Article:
The Rule 5 draft really isn't that exciting. Nowadays, it's quite unusual for a team to pick a player who ends up being much above replacement level. Sure, there are a few exceptions, but they're just that. More likely, a team is getting a middle reliever or a bench player.
The White Sox have the No. 3 pick in tomorrow's draft. But, unless the Marlins make a move, their 40-man roster is at capacity so the White Sox effectively have the No. 2 pick. With the White Sox 40-man roster currently at 38, they could make two selections in the draft.
A quick reminder of the rules: A player picked in the MLB phase of the Rule 5 draft must remain on the club’s 40-man roster for the entire 2014 season (including 90 days on the active roster in case of injury) and cannot be optioned to the minors or the team he was picked from gets a chance to reacquire the player (assuming he clears waivers). The cost is extremely minimal - the selecting club pays $50,000 to get the player.
Historically, pitchers are the most-picked players and also have the best chance to stick with a team the entire season, given that they can be stashed in the bullpen and used infrequently. Since the rule changed regarding roster protection in 2006, 88 of the 121 players picked have been pitchers. Of the 38 players who have stuck in the big leagues in the year after they were picked, 28 were pitchers.
It's likely that the White Sox will make one pick tomorrow morning, given both their high draft position and the team's current rebuilding mode. It's obviously likely that they'll take a pitcher. If not, the next most logical guess is a catcher.
Catchers are an infrequent pick - only five have been picked with just one sticking. That one was Jesus Flores, picked by the Nationals in 2006 after never playing above High-A. He carved out a decent MLB career, providing good enough numbers for a backup catcher.
The likeliest catcher target in this year's draft is Houston's Carlos Perez. He has White Sox ties through Marco Paddy, who signed him for the Blue Jays out of Venezuela in 2008. The right-handed hitter and thrower played most of last season in Triple-A and is rated as ready for the majors next season. Here's what Baseball America has to say about him:
Carlos Perez, c, Astros: Perez passed through the Rule 5 draft last year, but there’s a greater chance someone might roll the dice on him this time. Perez could be a fit for a rebuilding team with an established everyday catcher like, well . . . the Astros.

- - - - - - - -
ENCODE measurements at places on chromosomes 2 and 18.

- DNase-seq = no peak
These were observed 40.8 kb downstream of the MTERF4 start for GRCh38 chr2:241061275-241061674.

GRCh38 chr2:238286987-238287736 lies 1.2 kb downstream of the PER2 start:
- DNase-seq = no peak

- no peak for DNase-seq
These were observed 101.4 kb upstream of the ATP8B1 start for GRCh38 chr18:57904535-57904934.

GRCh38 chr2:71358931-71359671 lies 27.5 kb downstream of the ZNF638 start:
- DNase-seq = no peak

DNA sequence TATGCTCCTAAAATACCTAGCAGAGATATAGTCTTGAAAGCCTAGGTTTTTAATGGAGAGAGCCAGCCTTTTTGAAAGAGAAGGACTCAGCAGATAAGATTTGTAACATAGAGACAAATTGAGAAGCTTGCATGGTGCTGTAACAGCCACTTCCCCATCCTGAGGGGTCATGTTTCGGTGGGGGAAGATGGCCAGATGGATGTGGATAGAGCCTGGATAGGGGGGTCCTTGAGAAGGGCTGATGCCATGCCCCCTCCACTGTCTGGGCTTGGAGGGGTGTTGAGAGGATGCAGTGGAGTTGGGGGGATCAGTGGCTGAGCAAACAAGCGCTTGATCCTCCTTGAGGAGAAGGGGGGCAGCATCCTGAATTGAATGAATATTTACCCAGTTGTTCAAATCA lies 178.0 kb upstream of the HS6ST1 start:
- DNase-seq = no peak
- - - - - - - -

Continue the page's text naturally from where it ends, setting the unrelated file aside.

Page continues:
But given that Houston called up Max Stassi from Double-A and minor league veterans Cody Clark and Matt Pagnozzi late in the 2013 season, it wasn’t too much of a surprise that the Astros left Perez exposed. Perez, who turned 23 last month, is a dependable catcher who moves well behind the plate, blocks well and earns praise for how he handles a pitching staff. His arm is average and he gets rid of the ball quickly, helping him erase an impressive 47 percent of basestealers last year in Triple-A Oklahoma City.
The question scouts have on Perez is his offense. His bat speed is below-average, he has minimal power and his swing can get long. But Perez doesn’t swing and miss much and he controls the strike zone, which helped him hit a respectable .269/.328/.345 with 25 walks and 39 strikeouts in 75 games in Triple-A. If the power develops, he could be an everyday catcher, but he should at least get a chance in a backup role. When Perez originally signed with the Blue Jays out of Venezuela at age 17, Marco Paddy was Toronto’s top scout in Latin America. Paddy now runs the White Sox’s international operations as a special assistant to the general manager, and with Tyler Flowers and Josh Phegley, the organization could look for additional depth. The White Sox have the third pick in the Rule 5 draft (and the Astros are at No. 1), so Perez could go off the board early.
Mateo has been pitching very well in the Dominican Winter League and this is what Baseball America has to say about him:
However, Cubs righthanded reliever Marcos Mateo is emerging as maybe the most fascinating name because of what he’s doing in the Dominican League this offseason. Mateo, who ranked three different times among the Cubs’ top 30 prospects, pitched reasonably well in the big leagues with Chicago in 2011. He then missed all of 2012 and a significant part of 2013 recovering from an elbow injury.
Mateo, now 29, has been absolutely electric in the Dominican Republic, featuring a high-90s fastball and a filthy slider that sits in the upper 80s. He’s got results to back up the stuff, having gone 3-0, 0.98 for Estrellas de Oriente, with 22 strikeouts, seven walks and 11 hits allowed in 19 innings. In his last six appearances as teams finalize their Rule 5 pref lists, Mateo has struck out 12, walked none, allowed five hits and no runs in six innings over six appearances.
Thornton is described as a "reliever with a funky delivery [who] gets loads of groundballs and features excellent control". Given Rick Hahn's preference for groundball pitchers, he may be a fit.
Moran is a lefty reliever and that is obviously an area in which the White Sox could use help. However, his lack of versatility is a negative as he is described as "probably a one-out lefty in that he’s great against lefties but gets ripped by righties".
There are tons of other names out there - the list of eligible players provided by MLB is a 66-page PDF and the above links contain most of the relevant names - so feel free to add your thoughts on who the White Sox should take tomorrow morning at 8 a.m. (Central). MLB.com will have live audio coverage but keep in mind that the major- league portion will take less than 10 minutes.